I am going to contradict what appears to be my general point with this particular unpacking of a story by saying that in many ways, I probably would have been better off if I had strictly adhered to my original plan, but not in the most important way. Let me explain. After my first year as a teacher, I got into my first relationship. It was not a good one. I could write hundreds of pages about how terrible this relationship was, but I think it is sufficient to say that at the end of it, I was a divorced mother of two girls. They are the reason why not adhering to my original plan turned out to be the most important decision I have made in my life.

Becoming a mother was not a decision I regretted, but it did change my state of mind as an educator. All the trauma involved in my storied experience of those years impacted the quality of education I was able to provide. Going back to school to get my power engineering certification turned out to be a costly way to become less foolish, but it was a journey I needed to take.

Earlier in this paper I stated that I had come full circle and found suffering where I had left it, which is not precisely true. This would imply I went back to the school when I actually am teaching in a more northern location. During my previous years as a teacher, I had often wondered how there had not been any autistic students in my classes. Perhaps the universe was saving this experience for when I was a little less foolish and had a better sense of my role as an autistic educator.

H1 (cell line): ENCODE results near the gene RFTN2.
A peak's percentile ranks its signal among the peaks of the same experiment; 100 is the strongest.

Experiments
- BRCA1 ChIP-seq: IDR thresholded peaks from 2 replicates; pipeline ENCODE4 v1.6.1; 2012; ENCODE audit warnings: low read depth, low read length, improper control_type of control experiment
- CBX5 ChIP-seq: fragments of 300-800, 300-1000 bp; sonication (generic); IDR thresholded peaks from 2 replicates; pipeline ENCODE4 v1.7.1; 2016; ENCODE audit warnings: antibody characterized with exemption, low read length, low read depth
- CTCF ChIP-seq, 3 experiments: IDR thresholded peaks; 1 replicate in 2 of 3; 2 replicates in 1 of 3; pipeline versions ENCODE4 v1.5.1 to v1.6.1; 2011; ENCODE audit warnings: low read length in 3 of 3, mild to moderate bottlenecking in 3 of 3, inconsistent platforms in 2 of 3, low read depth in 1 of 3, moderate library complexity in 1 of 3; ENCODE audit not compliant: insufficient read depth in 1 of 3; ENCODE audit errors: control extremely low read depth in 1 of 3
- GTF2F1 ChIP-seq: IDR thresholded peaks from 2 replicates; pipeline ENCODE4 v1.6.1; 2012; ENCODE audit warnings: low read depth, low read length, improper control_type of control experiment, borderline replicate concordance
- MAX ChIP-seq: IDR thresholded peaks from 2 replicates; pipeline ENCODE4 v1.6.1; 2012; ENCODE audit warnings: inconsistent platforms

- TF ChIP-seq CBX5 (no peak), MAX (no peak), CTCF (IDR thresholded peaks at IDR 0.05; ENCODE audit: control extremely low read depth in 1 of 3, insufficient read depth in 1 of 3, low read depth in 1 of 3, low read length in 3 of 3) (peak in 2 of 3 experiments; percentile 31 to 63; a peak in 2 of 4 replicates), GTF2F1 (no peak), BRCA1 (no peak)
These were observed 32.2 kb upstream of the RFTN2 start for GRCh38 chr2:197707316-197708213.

I met a student in my new teaching assignment who I personally related to. It would be inaccurate for me to call her autistic since she does not have a diagnosis and has no self-awareness that she is most likely on this spectrum. Of course, this was the situation I was in at that age. I recognized my own social awkwardness, anxiety, introversion, doubt, determination and single-minded focus reflected in the experiences I witnessed her living. My instinct was to reach out and save her from making the mistakes I had made. At the very least, I wanted to educate her about autism and introduce her to the idea that she was on this spectrum. Strangely, I did not end up doing either. All I could do is lean over her and hope that the image I cast on her life would have a reverberation within her personal narrative that would influence her journey of self-discovery.